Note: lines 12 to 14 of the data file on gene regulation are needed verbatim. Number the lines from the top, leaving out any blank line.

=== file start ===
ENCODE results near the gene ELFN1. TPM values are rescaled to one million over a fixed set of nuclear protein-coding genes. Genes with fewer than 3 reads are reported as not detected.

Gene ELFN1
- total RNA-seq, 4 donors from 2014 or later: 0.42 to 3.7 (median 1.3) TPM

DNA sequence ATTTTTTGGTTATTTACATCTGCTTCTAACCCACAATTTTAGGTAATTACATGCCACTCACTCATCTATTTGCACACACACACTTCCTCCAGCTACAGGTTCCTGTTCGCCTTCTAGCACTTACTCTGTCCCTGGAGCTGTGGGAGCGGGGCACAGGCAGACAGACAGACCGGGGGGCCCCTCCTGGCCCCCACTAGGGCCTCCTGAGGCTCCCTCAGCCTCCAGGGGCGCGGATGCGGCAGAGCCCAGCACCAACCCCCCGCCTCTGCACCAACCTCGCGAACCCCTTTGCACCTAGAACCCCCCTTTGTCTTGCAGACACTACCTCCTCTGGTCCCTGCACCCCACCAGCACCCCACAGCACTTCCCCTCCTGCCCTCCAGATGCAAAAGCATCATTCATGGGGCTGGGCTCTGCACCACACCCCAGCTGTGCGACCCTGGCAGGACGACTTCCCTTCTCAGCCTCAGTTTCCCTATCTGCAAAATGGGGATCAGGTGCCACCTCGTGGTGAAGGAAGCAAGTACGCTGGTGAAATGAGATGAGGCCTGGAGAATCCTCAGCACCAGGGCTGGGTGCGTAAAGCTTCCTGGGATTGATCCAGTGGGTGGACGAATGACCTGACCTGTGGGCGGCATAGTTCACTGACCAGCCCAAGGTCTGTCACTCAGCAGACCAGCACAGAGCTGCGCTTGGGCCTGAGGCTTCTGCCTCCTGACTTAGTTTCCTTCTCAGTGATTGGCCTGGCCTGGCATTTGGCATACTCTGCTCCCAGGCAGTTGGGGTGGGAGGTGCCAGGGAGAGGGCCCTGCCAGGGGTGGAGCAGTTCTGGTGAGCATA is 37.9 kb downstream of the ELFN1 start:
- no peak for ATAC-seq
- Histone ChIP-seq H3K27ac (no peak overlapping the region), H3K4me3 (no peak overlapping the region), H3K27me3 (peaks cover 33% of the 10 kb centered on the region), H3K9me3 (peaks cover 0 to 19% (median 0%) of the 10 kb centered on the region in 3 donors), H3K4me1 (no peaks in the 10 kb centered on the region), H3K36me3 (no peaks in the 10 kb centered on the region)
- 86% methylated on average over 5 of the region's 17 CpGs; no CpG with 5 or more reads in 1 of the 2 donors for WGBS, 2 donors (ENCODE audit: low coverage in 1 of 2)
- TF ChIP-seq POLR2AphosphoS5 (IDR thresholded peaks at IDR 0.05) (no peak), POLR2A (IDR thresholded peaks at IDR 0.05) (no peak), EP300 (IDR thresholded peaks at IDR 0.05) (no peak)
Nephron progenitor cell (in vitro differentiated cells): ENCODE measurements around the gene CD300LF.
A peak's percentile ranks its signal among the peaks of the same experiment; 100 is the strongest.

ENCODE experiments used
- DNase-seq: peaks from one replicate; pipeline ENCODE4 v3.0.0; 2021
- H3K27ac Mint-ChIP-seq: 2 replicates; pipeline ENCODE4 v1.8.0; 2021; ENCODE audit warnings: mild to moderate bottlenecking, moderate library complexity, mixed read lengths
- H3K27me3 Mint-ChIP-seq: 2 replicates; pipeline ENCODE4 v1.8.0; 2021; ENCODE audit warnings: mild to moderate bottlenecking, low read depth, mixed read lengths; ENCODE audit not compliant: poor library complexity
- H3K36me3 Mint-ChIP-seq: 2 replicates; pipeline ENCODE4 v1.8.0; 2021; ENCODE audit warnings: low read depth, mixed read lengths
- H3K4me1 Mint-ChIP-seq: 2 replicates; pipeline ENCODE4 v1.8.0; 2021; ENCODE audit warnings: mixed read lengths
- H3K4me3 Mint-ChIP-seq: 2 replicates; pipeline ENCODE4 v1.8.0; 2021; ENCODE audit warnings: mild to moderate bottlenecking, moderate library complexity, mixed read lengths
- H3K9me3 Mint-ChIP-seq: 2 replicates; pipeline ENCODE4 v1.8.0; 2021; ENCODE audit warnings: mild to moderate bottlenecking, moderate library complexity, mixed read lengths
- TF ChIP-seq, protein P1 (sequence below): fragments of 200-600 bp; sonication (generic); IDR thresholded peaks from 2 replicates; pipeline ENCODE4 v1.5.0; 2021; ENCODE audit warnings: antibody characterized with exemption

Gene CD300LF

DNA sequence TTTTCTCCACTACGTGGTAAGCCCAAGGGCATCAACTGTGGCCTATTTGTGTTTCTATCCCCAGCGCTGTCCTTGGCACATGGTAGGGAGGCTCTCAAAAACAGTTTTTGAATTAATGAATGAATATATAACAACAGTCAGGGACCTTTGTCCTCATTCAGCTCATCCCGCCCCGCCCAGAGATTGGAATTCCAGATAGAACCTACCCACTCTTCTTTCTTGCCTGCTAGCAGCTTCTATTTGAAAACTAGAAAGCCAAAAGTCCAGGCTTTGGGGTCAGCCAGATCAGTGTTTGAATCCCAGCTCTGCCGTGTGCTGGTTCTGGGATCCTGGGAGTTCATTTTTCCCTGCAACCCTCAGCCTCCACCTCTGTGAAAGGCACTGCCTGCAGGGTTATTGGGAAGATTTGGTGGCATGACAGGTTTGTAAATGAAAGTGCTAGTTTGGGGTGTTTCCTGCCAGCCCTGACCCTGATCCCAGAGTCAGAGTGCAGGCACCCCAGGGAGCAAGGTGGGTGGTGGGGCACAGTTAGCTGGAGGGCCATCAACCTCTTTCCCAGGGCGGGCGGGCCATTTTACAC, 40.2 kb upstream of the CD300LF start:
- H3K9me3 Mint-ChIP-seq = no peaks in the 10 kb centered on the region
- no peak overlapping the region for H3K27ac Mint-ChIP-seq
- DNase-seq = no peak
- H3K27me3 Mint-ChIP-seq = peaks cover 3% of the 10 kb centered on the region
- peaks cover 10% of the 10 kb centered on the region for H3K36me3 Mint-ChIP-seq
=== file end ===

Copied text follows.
- DNase-seq: peaks from one replicate; pipeline ENCODE4 v3.0.0; 2021
- H3K27ac Mint-ChIP-seq: 2 replicates; pipeline ENCODE4 v1.8.0; 2021; ENCODE audit warnings: mild to moderate bottlenecking, moderate library complexity, mixed read lengths
- H3K27me3 Mint-ChIP-seq: 2 replicates; pipeline ENCODE4 v1.8.0; 2021; ENCODE audit warnings: mild to moderate bottlenecking, low read depth, mixed read lengths; ENCODE audit not compliant: poor library complexity